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Who wouldn’t love to get 10 strokes?

This weekend, the top ranked golfers on the PGA Tour will play in the season-ending Tour Championship at East Lake Golf Club in Atlanta. The winner will take home a whopping $18 million bonus. That’s a lot of money! The format of the tournament can be a little confusing, so here’s a little breakdown of how it works.

The Tour Championship is the only PGA Tour event that uses a Starting Strokes format, which was first introduced in 2019.  This is a staggered system whereby the golfer in the top position will start the Tour Championship at 10 under, the No. 2 golfer will start at 8 under and so on from there. This system was established to give players at the top of the points list the reward of a starting advantage in the Tour Championship.

This year points leader, Scottie Scheffler will begin at 10-under par on Thursday, which is 2 strokes ahead of Patrick Cantlay, who is starting at 8 under. Xander Schauffele will start 6 under and Sam Burns will begin at 5 under.  The next five players will start the tournament at 4 under, regressing by one stroke every five players until those ranked Nos. 26-30 are at even par.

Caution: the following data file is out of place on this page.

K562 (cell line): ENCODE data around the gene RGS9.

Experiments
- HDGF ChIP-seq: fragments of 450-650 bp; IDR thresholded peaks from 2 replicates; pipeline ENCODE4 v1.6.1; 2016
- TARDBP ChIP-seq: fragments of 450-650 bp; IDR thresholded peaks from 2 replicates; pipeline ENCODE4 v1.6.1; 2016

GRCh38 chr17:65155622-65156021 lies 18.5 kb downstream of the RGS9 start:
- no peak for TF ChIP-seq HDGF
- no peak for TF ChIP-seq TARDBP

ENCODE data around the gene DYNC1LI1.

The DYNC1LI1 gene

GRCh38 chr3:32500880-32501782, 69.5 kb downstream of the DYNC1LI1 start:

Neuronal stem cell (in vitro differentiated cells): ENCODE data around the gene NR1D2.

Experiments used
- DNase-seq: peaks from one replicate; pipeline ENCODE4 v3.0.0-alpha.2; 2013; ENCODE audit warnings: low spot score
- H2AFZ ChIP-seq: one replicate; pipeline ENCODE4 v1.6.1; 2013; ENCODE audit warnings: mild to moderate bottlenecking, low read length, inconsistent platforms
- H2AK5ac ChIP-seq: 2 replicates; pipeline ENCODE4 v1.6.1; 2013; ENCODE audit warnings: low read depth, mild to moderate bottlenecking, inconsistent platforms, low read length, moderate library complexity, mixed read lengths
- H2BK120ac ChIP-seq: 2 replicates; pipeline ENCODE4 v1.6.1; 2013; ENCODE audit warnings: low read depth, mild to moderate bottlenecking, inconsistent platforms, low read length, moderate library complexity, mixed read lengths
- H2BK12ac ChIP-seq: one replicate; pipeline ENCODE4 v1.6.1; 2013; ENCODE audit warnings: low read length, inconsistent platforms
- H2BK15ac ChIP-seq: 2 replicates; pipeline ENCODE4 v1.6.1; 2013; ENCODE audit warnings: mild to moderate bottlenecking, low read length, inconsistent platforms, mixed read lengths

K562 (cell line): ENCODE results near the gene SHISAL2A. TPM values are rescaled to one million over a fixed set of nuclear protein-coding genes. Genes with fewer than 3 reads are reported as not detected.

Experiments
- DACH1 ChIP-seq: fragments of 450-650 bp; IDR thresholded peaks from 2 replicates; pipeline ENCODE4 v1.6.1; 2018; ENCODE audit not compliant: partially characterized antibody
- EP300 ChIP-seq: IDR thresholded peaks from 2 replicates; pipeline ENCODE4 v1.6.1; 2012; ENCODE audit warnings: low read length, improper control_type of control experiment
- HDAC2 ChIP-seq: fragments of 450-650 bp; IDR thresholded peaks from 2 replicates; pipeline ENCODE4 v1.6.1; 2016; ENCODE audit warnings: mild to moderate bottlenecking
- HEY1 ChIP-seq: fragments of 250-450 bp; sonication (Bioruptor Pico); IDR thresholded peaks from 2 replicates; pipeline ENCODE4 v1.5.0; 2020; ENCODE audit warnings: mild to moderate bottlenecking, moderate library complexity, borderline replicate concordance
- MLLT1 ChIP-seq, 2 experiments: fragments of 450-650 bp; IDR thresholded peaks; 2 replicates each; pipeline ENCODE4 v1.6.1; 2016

Will Zalatoris withdrew due to an injury so there will only be 29 players in the field. He would have started at 7 under. Players go off in groups of 2, with No. 30, Aaron Wise playing as a single the first day.

While it’s good to have an advantage going into the tournament, we all know that a two-stroke lead can disappear quickly. As history shows, the winner doesn’t always start with a 2-stroke lead.

In 2019, Rory McIlroy started at 5-under par, 5 strokes behind Justin Thomas, 3 strokes behind Patrick Cantlay, 2 strokes behind Brooks Koepka, and 1 stroke behind Patrick Reed. McIlroy won the Tour Championship by 4 strokes ahead of Xander Schauffele (who had started at 4 under) and took home the $15 million FedEx Cup bonus.

In 2020, Dustin Johnson started the Tour Championship at 10-under par and won by 3 strokes over Xander Schauffele. He also won the $15 million FedEx Cup bonus.

In 2021, Patrick Cantlay was in the No. 1 position going into the Tour Championship. He had started at 10-under par and ended up winning by one stroke over Jon Rahm and claimed the $15 million FedEx Cup bonus.

Who will win it this year? Will Scottie Scheffler hang on to the lead like Johnson and Cantlay the previous two years? Will Cantlay make FedEx Cup Playoffs history by winning two in a row? Or will Xander Schauffele finally win it this year after coming so close in 2019 and 2020?

By the way, the top 10 finishers in the field all make at least $1 million and the last place finisher takes home $500,000. That’s not a bad way to finish the season! Enjoy watching.

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